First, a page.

Arctic Yearbook 2014 - Page 98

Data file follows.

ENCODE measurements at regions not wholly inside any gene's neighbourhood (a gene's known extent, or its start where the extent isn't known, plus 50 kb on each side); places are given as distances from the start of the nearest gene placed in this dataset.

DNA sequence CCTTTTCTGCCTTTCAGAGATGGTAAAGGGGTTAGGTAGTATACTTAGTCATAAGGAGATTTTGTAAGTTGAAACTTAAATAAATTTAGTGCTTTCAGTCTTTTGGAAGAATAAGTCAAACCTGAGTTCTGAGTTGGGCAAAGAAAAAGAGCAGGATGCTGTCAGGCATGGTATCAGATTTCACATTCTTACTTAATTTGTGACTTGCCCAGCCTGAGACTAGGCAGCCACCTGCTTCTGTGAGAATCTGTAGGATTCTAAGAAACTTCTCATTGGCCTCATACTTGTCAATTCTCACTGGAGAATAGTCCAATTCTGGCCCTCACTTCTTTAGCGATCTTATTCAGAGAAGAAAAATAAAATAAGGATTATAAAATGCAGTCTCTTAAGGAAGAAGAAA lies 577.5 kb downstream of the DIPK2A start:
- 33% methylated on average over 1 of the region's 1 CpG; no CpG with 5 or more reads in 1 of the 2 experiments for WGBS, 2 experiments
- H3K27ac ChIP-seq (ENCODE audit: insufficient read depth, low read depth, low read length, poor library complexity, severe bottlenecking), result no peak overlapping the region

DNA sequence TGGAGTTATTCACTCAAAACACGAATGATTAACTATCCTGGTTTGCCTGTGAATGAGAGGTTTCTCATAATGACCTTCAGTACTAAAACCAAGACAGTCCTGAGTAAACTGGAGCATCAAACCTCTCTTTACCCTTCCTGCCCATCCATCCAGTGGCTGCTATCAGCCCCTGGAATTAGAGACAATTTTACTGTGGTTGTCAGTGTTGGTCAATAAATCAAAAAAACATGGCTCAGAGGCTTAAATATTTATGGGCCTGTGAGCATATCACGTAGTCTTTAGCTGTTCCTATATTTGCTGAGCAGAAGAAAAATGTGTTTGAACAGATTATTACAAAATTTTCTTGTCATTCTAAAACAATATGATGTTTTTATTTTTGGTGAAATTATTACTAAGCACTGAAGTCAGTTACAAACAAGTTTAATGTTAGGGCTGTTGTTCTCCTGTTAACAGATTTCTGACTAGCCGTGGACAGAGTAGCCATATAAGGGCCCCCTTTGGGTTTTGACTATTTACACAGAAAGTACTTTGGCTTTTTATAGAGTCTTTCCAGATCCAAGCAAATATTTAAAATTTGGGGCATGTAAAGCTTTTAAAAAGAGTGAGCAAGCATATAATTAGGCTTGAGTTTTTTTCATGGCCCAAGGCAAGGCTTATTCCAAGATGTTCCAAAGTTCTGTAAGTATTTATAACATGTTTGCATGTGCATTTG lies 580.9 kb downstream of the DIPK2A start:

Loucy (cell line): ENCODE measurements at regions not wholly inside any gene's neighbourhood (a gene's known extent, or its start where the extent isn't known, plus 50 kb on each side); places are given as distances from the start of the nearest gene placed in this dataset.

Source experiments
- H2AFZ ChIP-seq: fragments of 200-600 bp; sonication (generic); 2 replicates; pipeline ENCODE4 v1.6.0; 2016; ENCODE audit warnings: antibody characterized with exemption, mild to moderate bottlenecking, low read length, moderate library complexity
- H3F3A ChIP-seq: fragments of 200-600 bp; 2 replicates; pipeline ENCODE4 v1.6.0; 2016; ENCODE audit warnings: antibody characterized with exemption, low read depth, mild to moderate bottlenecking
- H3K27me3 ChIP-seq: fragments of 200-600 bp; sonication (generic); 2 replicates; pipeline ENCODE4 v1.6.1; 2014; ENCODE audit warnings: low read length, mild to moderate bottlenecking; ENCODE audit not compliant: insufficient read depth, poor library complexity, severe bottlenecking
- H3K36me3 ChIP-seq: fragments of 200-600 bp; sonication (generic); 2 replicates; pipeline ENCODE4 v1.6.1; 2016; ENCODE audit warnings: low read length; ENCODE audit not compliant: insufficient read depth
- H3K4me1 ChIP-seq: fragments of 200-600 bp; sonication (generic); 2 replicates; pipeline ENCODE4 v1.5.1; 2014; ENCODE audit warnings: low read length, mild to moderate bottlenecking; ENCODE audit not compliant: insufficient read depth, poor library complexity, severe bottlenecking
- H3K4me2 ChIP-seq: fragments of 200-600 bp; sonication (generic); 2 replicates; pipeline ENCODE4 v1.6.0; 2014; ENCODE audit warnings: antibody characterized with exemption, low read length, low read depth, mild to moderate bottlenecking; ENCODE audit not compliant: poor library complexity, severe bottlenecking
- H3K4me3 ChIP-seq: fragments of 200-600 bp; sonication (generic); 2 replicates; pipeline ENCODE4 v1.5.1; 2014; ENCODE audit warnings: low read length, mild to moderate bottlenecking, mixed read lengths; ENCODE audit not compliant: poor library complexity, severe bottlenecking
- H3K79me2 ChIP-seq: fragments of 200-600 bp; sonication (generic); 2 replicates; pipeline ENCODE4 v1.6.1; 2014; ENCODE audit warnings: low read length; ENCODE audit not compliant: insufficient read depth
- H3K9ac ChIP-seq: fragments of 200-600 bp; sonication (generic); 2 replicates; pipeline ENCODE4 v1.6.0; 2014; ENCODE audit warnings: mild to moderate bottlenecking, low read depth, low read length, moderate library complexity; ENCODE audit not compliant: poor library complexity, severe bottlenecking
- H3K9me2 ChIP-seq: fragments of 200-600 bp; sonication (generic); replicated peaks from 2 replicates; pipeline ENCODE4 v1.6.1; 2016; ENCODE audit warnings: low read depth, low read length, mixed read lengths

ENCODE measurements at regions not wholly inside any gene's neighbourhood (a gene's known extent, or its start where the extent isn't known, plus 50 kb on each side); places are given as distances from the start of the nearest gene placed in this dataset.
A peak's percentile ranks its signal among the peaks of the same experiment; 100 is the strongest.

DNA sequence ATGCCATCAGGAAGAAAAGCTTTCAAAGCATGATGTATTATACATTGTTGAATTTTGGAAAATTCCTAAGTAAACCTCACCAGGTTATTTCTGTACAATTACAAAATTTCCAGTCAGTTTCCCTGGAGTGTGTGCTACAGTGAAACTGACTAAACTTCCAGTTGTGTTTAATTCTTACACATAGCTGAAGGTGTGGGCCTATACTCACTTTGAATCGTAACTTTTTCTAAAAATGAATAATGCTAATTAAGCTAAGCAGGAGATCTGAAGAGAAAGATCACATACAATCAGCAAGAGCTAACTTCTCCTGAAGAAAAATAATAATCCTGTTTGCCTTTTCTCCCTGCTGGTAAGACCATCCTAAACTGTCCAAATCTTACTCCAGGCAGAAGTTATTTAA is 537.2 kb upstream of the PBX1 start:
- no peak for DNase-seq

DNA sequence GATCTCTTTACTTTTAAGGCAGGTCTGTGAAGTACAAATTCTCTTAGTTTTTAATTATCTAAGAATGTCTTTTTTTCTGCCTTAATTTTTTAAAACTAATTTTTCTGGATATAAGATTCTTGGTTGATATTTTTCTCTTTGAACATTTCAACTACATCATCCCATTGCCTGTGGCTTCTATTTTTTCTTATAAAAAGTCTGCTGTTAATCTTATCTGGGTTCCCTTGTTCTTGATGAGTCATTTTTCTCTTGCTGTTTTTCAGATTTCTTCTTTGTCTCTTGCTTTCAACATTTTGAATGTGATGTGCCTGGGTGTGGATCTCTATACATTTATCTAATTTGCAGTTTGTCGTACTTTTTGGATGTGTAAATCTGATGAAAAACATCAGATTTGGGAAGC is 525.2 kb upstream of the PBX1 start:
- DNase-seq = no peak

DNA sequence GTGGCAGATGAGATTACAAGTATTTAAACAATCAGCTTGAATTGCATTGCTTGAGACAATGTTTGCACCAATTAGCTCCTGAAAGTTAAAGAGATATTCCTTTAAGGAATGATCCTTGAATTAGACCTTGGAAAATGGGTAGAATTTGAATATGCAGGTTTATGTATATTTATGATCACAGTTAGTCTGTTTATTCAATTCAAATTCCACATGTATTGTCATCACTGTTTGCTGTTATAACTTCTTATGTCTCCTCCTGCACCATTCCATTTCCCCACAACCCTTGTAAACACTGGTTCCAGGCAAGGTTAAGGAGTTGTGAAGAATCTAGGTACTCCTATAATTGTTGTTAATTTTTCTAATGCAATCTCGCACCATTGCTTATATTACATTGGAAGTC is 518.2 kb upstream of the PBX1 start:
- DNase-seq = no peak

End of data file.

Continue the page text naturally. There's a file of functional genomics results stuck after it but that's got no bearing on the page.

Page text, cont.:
98 Arctic Yearbook 2014 increments and other benefits were paid to lure people to migrate to and work in the North. Transport to the region and consumer goods were heavily subsidized. At the end of the Soviet period, all of the various subsidies for northern development were estimated to cost 3 percent of GDP. At that time, there were 9.5 million people living in the North and nearly 2 million in the Russian Arctic. The breakup of the Soviet Union, liberalization of the society including freedom of movement, and the shift from a centrally-planned to a market economy caused a shift in the direction of migration in the North from moderate in-migration in the 1980s to rather large scale out-migration in the postSoviet period. The role of the state in northern development decreased considerably and development became governed by market principles. Subsidies for transport, wages and benefits, and other necessities were largely eliminated causing a huge increase in the cost of living resulting in a large-scale exodus from the region (Figure 10). Figure 10: Net Migration by Region, 1989 to 2008 (%) By 1990, all northern regions had more people leaving than arriving and this trend has continued past 2000, albeit at much lower rates than the early 1990s. The year of the greatest out-migration was 1992, the first year of the economic reforms and the year that prices were liberalized when the market cost of living in the northern periphery began to be felt. Over the entire period, all northern Heleniak